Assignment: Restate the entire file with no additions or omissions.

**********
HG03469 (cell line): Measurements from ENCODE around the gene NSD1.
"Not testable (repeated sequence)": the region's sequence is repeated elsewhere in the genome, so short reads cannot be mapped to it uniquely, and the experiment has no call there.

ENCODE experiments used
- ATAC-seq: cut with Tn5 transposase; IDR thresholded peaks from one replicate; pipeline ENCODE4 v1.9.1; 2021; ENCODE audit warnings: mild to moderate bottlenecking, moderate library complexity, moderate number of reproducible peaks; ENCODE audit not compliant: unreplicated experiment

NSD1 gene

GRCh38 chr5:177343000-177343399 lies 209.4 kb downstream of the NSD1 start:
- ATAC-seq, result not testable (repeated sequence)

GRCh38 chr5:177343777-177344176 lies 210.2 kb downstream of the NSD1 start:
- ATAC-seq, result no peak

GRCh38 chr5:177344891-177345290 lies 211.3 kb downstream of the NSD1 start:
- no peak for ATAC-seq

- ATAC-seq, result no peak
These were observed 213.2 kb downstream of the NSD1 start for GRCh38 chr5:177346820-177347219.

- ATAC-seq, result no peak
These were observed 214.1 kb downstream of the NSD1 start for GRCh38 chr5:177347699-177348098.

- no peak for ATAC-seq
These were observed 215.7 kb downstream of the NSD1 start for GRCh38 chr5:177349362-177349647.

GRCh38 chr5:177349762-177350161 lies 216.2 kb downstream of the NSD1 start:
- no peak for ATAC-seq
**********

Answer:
HG03469 (cell line): Measurements from ENCODE around the gene NSD1.
"Not testable (repeated sequence)": the region's sequence is repeated elsewhere in the genome, so short reads cannot be mapped to it uniquely, and the experiment has no call there.

ENCODE experiments used
- ATAC-seq: cut with Tn5 transposase; IDR thresholded peaks from one replicate; pipeline ENCODE4 v1.9.1; 2021; ENCODE audit warnings: mild to moderate bottlenecking, moderate library complexity, moderate number of reproducible peaks; ENCODE audit not compliant: unreplicated experiment

NSD1 gene

GRCh38 chr5:177343000-177343399 lies 209.4 kb downstream of the NSD1 start:
- ATAC-seq, result not testable (repeated sequence)

GRCh38 chr5:177343777-177344176 lies 210.2 kb downstream of the NSD1 start:
- ATAC-seq, result no peak

GRCh38 chr5:177344891-177345290 lies 211.3 kb downstream of the NSD1 start:
- no peak for ATAC-seq

- ATAC-seq, result no peak
These were observed 213.2 kb downstream of the NSD1 start for GRCh38 chr5:177346820-177347219.

- ATAC-seq, result no peak
These were observed 214.1 kb downstream of the NSD1 start for GRCh38 chr5:177347699-177348098.

- no peak for ATAC-seq
These were observed 215.7 kb downstream of the NSD1 start for GRCh38 chr5:177349362-177349647.

GRCh38 chr5:177349762-177350161 lies 216.2 kb downstream of the NSD1 start:
- no peak for ATAC-seq